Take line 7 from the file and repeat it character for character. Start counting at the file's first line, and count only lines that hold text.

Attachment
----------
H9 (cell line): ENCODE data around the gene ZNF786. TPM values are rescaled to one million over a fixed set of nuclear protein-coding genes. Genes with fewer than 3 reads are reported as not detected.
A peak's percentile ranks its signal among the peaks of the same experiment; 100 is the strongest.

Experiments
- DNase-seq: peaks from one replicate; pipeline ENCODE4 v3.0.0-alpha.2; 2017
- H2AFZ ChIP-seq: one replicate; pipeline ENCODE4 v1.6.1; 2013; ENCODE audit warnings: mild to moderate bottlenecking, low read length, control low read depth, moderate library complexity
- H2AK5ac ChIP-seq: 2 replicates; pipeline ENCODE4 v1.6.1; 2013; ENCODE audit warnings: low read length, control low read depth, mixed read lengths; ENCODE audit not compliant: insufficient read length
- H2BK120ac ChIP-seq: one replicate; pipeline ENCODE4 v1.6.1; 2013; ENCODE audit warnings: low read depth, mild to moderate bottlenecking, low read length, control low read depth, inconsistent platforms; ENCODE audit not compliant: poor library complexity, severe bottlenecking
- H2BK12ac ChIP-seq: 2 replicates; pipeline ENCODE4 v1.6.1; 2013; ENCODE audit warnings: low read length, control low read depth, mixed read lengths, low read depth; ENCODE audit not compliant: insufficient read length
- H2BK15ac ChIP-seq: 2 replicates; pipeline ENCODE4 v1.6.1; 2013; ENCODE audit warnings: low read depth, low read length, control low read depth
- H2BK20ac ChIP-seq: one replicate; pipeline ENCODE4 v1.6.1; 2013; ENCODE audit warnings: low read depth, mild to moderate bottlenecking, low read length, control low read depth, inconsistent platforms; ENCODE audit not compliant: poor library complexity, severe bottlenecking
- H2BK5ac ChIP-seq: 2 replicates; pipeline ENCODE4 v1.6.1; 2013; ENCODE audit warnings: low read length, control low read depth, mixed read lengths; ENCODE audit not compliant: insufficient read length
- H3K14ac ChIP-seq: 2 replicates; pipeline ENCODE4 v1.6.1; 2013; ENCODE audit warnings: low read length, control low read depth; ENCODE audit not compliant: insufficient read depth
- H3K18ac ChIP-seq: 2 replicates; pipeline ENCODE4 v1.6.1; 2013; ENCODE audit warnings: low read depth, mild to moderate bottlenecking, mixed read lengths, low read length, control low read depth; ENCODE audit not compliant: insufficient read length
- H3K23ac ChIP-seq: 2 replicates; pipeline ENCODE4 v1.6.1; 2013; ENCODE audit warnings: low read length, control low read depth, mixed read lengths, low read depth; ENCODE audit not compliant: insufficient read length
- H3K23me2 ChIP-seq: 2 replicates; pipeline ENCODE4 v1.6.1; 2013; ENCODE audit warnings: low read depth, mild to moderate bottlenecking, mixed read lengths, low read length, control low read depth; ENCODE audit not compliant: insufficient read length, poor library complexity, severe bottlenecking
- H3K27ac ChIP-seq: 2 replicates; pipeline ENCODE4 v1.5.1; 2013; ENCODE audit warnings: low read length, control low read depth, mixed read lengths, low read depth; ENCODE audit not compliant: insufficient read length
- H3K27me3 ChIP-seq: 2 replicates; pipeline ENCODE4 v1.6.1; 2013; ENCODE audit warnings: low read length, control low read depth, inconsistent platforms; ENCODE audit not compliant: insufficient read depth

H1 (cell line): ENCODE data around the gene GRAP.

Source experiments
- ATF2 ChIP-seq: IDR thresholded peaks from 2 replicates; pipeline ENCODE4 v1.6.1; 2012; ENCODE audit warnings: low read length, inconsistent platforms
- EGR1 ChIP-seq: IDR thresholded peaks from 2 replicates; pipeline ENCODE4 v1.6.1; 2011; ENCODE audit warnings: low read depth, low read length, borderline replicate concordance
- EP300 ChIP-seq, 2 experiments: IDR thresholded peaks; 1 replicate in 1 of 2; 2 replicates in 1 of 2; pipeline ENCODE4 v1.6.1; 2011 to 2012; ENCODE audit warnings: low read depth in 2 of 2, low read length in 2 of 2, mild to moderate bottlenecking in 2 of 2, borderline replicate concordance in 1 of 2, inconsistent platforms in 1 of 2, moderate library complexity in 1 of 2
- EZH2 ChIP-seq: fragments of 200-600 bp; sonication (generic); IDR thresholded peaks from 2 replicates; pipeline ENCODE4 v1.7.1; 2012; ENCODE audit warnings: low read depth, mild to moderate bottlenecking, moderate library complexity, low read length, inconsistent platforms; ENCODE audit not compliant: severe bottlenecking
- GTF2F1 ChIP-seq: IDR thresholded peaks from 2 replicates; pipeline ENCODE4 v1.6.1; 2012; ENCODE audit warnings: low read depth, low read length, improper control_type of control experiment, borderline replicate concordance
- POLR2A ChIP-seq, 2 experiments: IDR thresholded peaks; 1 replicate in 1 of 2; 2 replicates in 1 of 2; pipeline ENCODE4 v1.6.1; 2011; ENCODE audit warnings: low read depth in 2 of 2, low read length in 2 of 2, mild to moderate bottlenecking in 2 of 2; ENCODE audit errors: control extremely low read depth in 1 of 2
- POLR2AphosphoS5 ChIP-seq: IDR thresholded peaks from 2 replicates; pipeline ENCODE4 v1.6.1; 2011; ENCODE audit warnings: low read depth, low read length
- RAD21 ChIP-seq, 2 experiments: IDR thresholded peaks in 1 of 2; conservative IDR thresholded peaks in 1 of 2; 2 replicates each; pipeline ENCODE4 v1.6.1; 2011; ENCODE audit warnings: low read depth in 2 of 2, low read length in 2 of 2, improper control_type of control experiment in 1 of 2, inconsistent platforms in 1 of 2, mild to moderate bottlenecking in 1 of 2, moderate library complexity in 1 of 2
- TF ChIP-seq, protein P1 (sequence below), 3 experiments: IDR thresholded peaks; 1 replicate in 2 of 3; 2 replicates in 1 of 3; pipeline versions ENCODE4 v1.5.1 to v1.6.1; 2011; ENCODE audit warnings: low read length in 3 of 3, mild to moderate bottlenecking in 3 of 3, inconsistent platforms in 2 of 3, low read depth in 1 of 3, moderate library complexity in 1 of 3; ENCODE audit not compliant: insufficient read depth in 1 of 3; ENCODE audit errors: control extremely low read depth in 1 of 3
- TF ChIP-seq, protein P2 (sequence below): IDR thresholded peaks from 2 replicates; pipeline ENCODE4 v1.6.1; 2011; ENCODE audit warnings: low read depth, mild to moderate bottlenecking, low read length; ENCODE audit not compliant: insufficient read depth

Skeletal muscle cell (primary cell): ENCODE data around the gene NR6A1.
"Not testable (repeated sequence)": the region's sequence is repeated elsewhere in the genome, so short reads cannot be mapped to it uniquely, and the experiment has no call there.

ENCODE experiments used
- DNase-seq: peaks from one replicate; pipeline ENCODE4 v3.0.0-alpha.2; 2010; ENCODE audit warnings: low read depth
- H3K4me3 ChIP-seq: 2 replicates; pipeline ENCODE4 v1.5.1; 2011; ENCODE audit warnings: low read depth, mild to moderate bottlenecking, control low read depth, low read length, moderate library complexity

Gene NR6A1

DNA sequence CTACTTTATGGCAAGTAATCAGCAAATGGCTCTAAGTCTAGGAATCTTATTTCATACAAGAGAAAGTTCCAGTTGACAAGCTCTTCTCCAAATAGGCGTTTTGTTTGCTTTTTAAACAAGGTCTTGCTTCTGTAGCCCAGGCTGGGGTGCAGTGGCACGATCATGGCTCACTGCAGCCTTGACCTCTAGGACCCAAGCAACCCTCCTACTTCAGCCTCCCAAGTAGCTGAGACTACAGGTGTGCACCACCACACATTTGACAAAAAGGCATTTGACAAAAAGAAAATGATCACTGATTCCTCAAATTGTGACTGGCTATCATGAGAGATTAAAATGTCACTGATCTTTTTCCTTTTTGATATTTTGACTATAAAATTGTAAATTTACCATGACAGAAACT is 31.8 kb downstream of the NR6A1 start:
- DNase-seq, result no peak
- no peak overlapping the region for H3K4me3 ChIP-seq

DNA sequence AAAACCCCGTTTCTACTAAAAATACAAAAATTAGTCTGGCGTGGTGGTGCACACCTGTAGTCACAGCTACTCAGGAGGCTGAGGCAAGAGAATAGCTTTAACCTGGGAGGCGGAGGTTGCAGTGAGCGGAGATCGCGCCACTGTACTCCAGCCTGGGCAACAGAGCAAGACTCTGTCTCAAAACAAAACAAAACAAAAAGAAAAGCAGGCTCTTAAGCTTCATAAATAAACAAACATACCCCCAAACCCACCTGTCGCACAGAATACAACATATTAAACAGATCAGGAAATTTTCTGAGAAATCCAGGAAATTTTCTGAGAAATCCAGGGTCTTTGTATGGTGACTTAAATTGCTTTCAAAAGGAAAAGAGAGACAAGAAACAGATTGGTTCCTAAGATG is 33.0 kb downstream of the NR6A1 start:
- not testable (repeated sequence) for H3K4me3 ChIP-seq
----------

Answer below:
- H2BK120ac ChIP-seq: one replicate; pipeline ENCODE4 v1.6.1; 2013; ENCODE audit warnings: low read depth, mild to moderate bottlenecking, low read length, control low read depth, inconsistent platforms; ENCODE audit not compliant: poor library complexity, severe bottlenecking